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‘No question’ boy dead after alligator attack at Walt Disney World resort in Florida

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Authorities searched for the body of a 2-year-old boy on Wednesday after the toddler was dragged into a lagoon by an alligator in front of his family during a vacation at Walt Disney World resort in Florida.

The boy was snatched as he played at the water’s edge on Tuesday night, despite his parents’ effort to save him, by an alligator believed to be between 4 and 7 feet (1.2 and 2 meters) long.

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Wildlife officials captured and euthanized five alligators from the lagoon to examine them for traces of the child but found no evidence they were involved, said Nick Wiley, head of the Florida Fish and Wildlife Conservation Commission.

The resort closed its beaches and recreational marinas on Wednesday as search teams worked the Seven Seas Lagoon, a man-made lake reaching 14 feet in depth.

Orange County Sheriff Jerry Demings, speaking at a news conference about 15 hours after the boy was taken, said, “We know that we are working on recovering the body of a child at this point.

“Our ultimate goal is to try to bring some closure to the family,” he said.

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The family, which was vacationing from Nebraska, was not named.

There are “no swimming” signs at the lagoon but the alligator grabbed the boy while his family relaxed nearby on the shore, authorities said.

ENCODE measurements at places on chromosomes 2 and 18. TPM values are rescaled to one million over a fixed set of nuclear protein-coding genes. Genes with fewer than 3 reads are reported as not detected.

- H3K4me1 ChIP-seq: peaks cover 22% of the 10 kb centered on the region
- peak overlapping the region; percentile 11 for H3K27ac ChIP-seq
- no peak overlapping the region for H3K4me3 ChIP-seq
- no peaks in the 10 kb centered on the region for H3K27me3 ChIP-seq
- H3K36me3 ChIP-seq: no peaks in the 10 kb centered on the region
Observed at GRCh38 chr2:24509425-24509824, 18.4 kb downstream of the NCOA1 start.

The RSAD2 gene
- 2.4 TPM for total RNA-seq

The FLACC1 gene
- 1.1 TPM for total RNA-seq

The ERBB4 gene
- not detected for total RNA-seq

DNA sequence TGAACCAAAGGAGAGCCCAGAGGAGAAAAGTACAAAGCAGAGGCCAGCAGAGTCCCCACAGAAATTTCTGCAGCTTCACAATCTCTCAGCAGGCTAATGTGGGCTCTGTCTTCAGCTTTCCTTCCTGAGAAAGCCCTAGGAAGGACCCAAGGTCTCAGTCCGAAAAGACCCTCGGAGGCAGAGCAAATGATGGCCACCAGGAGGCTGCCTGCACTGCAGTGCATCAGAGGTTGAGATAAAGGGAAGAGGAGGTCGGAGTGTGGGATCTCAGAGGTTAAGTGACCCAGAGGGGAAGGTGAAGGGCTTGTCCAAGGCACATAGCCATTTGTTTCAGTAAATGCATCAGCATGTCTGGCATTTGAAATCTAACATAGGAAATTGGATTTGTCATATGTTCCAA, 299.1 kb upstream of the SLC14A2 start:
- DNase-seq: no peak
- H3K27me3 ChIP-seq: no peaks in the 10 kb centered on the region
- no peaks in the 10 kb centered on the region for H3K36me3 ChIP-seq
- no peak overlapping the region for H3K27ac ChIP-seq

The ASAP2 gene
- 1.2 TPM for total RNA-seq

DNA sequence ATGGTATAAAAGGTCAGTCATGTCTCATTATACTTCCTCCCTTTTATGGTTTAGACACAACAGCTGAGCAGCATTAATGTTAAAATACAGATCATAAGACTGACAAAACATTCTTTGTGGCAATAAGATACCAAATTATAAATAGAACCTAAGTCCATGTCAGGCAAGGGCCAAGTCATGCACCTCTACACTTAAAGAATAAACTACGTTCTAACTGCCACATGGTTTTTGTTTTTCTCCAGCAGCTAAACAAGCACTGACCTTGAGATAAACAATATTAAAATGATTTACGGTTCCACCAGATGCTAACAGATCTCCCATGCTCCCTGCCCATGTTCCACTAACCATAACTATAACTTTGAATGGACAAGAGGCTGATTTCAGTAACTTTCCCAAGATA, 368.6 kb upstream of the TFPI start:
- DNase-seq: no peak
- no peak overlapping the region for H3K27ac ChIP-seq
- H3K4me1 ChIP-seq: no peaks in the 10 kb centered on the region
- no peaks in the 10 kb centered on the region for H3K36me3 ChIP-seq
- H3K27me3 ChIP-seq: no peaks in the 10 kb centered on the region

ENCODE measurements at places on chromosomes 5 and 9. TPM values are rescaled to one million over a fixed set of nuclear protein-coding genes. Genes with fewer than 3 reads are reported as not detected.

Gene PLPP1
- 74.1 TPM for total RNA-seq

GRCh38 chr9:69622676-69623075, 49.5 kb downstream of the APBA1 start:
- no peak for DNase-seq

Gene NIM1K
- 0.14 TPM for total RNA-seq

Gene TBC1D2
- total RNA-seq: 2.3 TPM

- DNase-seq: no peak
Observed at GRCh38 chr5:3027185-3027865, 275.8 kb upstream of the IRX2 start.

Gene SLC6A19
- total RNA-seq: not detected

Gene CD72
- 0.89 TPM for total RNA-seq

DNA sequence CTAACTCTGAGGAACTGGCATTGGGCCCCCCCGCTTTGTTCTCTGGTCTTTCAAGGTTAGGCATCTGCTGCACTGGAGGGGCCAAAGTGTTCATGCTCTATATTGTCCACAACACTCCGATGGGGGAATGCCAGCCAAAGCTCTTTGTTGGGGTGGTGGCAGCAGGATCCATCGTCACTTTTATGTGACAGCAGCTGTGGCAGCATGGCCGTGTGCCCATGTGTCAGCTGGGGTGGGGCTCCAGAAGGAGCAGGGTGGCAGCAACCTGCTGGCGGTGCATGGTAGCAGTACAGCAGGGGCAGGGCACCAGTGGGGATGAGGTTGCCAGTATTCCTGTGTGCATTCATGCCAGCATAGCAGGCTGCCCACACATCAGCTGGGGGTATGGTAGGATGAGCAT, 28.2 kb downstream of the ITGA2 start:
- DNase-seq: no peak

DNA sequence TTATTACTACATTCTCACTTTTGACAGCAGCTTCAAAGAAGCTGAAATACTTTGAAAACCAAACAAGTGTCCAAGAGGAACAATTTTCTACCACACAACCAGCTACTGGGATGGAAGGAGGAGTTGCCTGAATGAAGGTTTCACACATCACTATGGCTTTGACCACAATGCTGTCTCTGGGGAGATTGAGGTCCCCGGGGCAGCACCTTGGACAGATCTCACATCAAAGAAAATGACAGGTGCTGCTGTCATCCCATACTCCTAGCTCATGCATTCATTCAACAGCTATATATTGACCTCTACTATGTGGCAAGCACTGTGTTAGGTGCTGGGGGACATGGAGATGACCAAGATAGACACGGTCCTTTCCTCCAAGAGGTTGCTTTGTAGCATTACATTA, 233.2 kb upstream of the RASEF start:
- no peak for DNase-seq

The boy’s father rushed into the water after the alligator struck and fought to wrestle his child from its grasp, Jeff Williamson, a spokesman for the sheriff’s office, said earlier.

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“The father did his best,” he said. “He tried to rescue the child, however, to no avail.”

The father suffered minor cuts on his arm in the struggle with the gator. Authorities said the boy’s mother tried to rescue him too. A lifeguard who was on duty by the lagoon also was unable to reach the toddler in time.

“The gator swam away with the child,” Williamson said.

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SEARCH INCLUDES HELICOPTERS, SONAR

Dozens of sheriff’s deputies and wildlife officials were searching for the boy on Wednesday and expected to use sonar technology, helicopters and a team of divers.

Alligators are not uncommon in the Seven Seas Lagoon, Wiley said.

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The wildlife commission works with the resort to remove “nuisance alligators” when they are reported, Wiley said.

Demings said Disney has operated in the area for 45 years and has never had this type of incident occur before.

“We know this is Florida and alligators are indigenous to this region,” Demings said. “Disney has a wildlife management system that is in place and they have worked diligently to ensure that their guests are not unduly exposed to the wildlife here in this area.”

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Shares in the Walt Disney Company , which were up about 0.5 percent in afternoon trading at $98.86, did not appear to have been affected by the incident.